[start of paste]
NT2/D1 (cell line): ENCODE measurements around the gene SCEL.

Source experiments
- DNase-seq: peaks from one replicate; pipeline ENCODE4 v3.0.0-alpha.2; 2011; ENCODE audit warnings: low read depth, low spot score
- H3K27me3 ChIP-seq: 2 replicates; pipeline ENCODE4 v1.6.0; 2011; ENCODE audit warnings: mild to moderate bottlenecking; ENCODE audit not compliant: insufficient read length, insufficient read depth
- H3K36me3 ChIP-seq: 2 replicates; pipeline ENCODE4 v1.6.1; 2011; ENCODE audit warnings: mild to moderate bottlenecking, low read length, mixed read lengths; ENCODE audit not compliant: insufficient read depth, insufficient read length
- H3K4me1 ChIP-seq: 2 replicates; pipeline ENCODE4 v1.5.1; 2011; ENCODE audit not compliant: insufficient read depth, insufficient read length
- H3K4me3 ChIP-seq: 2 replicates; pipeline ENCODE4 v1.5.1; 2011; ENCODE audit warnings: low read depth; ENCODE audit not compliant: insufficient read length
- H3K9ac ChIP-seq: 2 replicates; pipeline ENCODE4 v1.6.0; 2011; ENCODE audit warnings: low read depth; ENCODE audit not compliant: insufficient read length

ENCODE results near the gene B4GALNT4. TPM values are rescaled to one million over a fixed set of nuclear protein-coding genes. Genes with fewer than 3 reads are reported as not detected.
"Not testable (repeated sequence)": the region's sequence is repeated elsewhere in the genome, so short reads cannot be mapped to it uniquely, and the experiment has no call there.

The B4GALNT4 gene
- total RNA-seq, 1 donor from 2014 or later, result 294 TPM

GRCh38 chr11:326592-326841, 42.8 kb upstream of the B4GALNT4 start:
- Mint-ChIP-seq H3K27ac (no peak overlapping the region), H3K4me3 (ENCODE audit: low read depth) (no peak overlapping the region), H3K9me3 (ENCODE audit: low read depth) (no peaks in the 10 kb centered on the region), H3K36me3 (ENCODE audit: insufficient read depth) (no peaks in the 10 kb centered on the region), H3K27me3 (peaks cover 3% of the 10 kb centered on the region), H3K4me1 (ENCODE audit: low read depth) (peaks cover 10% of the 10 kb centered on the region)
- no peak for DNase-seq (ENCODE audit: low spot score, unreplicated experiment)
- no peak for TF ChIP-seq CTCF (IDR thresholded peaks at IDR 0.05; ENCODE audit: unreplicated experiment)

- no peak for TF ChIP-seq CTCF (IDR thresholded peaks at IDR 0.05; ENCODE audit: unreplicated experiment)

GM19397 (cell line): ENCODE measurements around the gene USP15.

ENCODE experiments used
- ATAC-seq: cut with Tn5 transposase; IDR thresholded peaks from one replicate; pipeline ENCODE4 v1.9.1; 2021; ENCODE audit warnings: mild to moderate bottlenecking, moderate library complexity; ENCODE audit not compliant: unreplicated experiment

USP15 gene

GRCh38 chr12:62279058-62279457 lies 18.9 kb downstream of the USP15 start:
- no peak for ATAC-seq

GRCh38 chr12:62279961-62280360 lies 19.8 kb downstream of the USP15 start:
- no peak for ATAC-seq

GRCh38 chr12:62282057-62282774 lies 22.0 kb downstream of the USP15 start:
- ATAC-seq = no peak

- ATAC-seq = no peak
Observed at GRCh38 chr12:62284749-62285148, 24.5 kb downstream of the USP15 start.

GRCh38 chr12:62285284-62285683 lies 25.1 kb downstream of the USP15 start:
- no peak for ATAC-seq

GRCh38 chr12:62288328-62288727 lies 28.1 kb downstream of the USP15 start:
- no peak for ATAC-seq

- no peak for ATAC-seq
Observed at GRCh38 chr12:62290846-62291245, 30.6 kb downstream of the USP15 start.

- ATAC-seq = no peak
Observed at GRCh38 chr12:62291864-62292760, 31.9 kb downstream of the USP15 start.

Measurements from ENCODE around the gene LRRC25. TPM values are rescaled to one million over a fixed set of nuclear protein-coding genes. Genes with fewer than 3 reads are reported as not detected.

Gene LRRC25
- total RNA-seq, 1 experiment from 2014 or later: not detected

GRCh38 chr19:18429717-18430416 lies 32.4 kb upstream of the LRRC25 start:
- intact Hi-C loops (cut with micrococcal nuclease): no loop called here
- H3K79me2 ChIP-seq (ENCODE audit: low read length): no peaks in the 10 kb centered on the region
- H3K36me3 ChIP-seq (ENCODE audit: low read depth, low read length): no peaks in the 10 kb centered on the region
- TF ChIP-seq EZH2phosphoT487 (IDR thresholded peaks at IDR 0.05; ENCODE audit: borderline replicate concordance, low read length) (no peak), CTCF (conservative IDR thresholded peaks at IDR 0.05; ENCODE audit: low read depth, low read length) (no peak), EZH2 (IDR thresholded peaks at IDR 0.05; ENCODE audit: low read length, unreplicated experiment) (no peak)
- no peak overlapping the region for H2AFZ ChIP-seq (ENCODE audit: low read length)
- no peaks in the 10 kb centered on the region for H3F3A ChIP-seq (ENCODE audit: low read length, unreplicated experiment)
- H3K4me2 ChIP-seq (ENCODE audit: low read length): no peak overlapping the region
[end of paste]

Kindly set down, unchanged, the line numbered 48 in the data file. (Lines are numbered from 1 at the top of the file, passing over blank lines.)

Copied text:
- H3K4me2 ChIP-seq (ENCODE audit: low read length): no peak overlapping the region